* Dung Quat refinery sets domestic IPO by June 2017
* Russian, Thai, Kuwaiti energy firms express interest
* Strategic investor must guarantee long-term crude supply
* Refinery to boost capacity to 110 pct by year end
By Ho Binh Minh
HANOI, Sept 7 Vietnam aims to privatise its $3
billion Dung Quat oil refinery by June 2017, with energy firms
from Russia, Thailand and Kuwait expressing interest in taking a
strategic stake, the head of the refinery's operator said on
Vietnam is trying to accelerate the sale of stakes in state
firms, including an initial public offering (IPO) of the firm
that runs the country's sole refinery, which has been meeting
about 30 percent of local oil product demand since it began
operating in 2011.
"We have not decided how much will be sold at the IPO
because it will depend on the market situation," Tran Ngoc
Nguyen, Chief Executive Officer of state-owned Binh Son Refining
and Petrochemical Co, told Reuters.
However, a strategic investor could buy up to 49 percent in
Binh Son, he said.
Nguyen said the government has set a timetable for the
domestic IPO to be completed by June 30 next year.
Binh Son, an affiliate of state oil group PetroVietnam, has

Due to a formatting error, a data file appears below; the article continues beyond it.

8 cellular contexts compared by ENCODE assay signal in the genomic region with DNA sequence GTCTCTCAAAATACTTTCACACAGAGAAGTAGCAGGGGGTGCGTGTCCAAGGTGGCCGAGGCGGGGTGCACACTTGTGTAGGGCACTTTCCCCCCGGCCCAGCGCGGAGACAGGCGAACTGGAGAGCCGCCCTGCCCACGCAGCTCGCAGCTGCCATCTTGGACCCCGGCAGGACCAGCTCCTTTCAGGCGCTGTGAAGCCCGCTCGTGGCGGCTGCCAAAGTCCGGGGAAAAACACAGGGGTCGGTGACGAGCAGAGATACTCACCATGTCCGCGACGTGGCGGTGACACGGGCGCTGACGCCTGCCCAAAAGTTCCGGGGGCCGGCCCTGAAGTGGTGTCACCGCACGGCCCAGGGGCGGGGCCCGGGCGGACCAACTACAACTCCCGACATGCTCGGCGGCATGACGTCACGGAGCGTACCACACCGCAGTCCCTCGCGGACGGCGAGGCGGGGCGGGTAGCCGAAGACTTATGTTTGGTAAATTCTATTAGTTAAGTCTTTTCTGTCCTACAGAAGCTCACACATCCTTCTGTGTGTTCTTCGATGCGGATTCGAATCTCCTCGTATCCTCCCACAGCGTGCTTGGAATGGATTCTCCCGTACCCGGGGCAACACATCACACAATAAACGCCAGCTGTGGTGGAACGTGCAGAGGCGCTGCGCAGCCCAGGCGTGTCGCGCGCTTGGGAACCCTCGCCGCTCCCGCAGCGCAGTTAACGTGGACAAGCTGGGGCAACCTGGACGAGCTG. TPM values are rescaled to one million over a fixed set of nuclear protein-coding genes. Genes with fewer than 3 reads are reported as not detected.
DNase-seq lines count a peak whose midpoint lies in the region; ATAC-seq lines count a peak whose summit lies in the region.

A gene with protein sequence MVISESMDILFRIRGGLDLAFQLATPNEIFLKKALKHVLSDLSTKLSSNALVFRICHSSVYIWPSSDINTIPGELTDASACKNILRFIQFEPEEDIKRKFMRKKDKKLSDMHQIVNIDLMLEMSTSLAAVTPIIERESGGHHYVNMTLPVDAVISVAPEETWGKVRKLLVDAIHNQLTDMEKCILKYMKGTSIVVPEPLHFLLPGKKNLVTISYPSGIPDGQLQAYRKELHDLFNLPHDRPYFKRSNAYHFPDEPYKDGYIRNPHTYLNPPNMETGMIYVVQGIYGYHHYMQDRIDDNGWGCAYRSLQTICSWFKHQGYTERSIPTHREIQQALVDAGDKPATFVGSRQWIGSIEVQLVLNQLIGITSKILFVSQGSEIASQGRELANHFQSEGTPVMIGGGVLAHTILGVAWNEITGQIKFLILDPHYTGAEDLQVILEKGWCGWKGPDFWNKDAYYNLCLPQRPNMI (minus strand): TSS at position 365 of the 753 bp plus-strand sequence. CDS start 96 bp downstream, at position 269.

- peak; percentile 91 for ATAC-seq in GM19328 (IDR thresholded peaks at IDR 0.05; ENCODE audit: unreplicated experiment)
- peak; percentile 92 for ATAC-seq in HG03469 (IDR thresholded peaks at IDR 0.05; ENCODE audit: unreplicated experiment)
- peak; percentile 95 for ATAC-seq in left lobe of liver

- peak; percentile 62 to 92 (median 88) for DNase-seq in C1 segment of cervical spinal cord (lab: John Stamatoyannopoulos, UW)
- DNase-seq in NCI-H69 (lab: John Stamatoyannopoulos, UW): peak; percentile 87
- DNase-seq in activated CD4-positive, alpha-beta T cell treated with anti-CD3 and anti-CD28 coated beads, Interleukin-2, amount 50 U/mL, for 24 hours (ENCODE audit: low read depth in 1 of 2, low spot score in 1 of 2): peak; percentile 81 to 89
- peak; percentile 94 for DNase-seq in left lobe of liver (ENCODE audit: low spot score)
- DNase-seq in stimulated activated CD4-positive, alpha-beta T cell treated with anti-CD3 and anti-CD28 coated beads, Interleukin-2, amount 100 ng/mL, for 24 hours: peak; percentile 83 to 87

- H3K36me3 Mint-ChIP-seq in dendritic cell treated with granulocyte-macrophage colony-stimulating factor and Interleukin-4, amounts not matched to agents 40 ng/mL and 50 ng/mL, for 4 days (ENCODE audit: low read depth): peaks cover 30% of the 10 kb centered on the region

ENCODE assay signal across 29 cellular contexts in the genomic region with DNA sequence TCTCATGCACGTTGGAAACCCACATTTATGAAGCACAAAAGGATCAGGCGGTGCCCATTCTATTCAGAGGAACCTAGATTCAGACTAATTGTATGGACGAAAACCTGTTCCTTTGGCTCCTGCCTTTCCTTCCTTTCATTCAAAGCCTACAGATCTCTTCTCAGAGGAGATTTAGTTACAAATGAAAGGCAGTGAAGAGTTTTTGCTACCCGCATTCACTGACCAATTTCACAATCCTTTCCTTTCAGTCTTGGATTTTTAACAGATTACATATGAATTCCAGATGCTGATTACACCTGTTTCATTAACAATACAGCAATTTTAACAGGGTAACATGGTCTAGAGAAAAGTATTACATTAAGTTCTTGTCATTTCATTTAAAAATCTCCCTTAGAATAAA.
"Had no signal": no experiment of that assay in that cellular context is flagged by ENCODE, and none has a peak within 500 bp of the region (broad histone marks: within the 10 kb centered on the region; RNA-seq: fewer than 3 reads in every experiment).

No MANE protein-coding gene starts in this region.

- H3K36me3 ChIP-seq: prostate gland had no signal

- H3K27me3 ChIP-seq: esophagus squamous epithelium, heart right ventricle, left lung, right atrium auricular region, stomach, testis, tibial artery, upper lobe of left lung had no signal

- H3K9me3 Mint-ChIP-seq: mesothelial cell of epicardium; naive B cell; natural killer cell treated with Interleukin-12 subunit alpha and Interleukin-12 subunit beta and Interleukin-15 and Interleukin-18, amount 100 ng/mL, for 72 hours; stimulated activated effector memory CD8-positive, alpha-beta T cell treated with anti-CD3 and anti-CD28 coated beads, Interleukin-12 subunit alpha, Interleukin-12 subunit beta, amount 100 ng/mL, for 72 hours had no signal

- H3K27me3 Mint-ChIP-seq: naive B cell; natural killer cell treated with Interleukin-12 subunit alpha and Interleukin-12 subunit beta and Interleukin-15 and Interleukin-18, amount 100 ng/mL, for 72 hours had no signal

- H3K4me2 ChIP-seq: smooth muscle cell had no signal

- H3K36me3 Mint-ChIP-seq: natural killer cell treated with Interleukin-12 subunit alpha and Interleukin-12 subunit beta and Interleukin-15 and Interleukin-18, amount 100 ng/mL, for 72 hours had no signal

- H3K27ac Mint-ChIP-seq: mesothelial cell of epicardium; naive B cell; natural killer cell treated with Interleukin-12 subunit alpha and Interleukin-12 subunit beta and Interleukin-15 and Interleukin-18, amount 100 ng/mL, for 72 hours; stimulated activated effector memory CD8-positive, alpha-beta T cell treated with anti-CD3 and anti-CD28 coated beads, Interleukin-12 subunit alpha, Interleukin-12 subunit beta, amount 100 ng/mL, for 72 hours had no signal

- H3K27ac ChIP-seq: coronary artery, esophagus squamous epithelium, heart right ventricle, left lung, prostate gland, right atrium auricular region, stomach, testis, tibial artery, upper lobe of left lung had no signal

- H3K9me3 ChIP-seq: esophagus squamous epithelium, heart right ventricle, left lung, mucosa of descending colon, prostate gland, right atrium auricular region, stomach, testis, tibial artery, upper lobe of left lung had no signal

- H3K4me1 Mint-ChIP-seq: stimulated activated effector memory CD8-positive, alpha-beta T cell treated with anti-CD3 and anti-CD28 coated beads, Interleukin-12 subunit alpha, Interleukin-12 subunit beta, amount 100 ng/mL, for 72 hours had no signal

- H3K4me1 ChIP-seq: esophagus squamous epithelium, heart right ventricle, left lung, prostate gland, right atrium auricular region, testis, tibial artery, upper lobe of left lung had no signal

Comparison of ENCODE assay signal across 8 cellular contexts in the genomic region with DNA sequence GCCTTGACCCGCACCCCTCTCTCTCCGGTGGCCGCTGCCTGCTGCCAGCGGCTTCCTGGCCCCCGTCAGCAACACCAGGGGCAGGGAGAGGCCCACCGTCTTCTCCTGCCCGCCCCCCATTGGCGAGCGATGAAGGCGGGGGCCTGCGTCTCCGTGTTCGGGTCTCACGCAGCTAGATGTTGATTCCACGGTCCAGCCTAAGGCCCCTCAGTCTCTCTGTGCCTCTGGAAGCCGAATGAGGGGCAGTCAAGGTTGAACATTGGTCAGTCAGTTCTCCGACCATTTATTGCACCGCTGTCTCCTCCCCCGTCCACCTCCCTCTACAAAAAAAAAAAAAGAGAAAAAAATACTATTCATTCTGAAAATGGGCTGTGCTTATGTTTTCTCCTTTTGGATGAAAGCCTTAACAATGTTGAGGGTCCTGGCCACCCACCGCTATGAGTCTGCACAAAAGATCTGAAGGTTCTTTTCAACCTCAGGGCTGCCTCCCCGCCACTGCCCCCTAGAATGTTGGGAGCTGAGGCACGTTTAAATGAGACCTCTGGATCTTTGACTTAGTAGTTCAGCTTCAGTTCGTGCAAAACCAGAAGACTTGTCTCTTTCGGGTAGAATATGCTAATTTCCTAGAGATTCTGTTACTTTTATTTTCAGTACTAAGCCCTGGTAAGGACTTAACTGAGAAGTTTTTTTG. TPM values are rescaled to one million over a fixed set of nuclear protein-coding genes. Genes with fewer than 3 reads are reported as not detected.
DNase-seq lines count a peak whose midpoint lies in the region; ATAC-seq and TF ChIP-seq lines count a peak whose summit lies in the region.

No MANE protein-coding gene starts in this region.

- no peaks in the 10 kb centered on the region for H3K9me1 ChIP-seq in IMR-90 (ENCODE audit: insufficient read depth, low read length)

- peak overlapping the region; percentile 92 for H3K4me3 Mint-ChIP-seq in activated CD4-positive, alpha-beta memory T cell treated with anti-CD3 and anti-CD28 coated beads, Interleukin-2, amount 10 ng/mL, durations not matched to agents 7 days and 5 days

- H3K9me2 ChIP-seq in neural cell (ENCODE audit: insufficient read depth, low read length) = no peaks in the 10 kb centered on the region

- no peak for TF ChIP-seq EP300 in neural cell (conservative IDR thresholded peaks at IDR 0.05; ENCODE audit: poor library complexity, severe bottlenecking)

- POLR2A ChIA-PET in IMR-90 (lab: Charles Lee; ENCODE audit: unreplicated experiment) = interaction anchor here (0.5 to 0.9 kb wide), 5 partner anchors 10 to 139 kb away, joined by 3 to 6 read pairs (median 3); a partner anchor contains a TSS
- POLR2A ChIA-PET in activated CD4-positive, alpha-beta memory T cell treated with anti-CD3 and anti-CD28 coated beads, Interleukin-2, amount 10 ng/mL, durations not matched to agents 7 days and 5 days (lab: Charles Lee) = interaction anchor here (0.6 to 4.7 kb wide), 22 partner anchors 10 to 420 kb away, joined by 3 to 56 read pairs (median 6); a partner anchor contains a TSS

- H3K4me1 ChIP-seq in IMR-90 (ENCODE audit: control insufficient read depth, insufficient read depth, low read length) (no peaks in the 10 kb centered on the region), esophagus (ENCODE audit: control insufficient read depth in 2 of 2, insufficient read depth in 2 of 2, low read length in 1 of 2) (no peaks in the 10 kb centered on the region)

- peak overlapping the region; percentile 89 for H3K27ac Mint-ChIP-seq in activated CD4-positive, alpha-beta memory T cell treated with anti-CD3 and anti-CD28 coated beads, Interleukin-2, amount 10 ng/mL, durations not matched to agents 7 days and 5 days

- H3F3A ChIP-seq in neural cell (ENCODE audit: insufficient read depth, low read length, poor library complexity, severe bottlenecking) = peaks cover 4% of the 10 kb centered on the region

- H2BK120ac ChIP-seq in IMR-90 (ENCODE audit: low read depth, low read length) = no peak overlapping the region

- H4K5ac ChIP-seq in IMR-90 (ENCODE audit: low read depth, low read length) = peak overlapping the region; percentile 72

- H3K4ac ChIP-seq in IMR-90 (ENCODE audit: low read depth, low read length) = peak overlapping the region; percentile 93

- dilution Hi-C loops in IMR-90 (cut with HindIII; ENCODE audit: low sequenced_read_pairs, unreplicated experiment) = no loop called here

registered capital of 35 trillion dong ($1.57 billion).
Nguyen said Rosneft, Russia's biggest oil
producer, Gazprom Neft (GPN), Thailand's top energy
company PTT and the Kuwait Petroleum Corp have
expressed interest in buying stakes in Dung Quat.
"We have not picked any strategic partner yet. We need a
partner who can guarantee a crude oil supply for 50 to 100
years," said Nguyen, who took up his post last October.
Gazprom Neft had earlier halted negotations to buy a 49
percent of stake in Binh Son.
The refinery, located in the central province of Quang Ngai,
far from Vietnam's offshore oil production hub, has a
processing capacitgy of 6.5 million tonnes of crude oil a year,
equal to 130,500 barrels per day.
Nguyen said the government had cut the tariff on Dung Quat's
petrol from Sept. 3 to 10 percent from 13 percent earlier, which
would be maintained to year-end, putting it on an equal footing
with fuel imported from South Korea.
"The new rate will help us compete better," he said, noting
that Vietnamese oil product distributors could avoid foreign
currency risk by using Dung Quat petrol and cut the size of
Dung Quat was targetting 2016 output of at least 6.8 million
tonnes of oil products, matching last year.
However, it would maximise its processing to 110 percent of
design capacity in the remaining months of 2016, Nguyen said,
potentially reducing Vietnam's oil product imports.
Vietnam imported around 10 million tonnes of oil products
in 2015, up 18.7 percent from a year earlier, according to
"The ratio of domestically produced products per imports
could be changed to 40/60 from 30/70 now," Nguyen said.
(Reporting by Ho Binh Minh; Editing by Richard Pullin)